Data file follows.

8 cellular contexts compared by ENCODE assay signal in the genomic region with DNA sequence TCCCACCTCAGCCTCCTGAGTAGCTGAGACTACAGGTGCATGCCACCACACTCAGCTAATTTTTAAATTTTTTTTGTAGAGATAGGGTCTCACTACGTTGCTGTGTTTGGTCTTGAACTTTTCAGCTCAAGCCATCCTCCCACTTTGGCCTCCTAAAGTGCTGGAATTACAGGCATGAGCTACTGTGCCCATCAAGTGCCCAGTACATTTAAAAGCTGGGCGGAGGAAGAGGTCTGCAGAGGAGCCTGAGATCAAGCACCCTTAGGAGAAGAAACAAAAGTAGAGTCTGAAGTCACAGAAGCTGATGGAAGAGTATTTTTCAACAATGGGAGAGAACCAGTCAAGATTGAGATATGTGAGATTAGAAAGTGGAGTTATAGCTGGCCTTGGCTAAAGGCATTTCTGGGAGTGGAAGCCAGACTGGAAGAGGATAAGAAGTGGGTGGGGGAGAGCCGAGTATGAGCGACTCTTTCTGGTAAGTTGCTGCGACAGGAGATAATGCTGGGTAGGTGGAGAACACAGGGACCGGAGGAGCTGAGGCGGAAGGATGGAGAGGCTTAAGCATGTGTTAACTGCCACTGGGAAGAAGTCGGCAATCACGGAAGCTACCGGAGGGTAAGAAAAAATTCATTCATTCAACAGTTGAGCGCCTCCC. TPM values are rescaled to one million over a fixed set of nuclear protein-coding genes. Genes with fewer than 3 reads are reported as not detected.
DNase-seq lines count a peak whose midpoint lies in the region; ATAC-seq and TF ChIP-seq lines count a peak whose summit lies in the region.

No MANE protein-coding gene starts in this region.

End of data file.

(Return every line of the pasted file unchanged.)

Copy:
8 cellular contexts compared by ENCODE assay signal in the genomic region with DNA sequence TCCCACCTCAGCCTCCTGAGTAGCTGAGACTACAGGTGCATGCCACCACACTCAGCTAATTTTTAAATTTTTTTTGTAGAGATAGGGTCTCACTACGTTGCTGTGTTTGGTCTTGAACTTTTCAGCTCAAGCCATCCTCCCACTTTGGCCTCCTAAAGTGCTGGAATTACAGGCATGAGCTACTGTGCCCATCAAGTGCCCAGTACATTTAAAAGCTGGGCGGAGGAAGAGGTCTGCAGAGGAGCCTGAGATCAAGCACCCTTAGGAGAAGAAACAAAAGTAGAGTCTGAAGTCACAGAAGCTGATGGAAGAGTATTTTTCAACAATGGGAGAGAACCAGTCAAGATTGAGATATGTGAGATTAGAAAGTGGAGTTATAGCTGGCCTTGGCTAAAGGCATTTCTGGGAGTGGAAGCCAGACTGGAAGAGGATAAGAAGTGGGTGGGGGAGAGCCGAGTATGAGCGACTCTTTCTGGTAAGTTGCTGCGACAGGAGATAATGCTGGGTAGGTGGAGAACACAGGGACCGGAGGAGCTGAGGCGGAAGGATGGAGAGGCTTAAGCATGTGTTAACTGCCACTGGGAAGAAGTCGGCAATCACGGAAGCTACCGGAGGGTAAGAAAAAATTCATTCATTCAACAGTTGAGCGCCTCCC. TPM values are rescaled to one million over a fixed set of nuclear protein-coding genes. Genes with fewer than 3 reads are reported as not detected.
DNase-seq lines count a peak whose midpoint lies in the region; ATAC-seq and TF ChIP-seq lines count a peak whose summit lies in the region.

No MANE protein-coding gene starts in this region.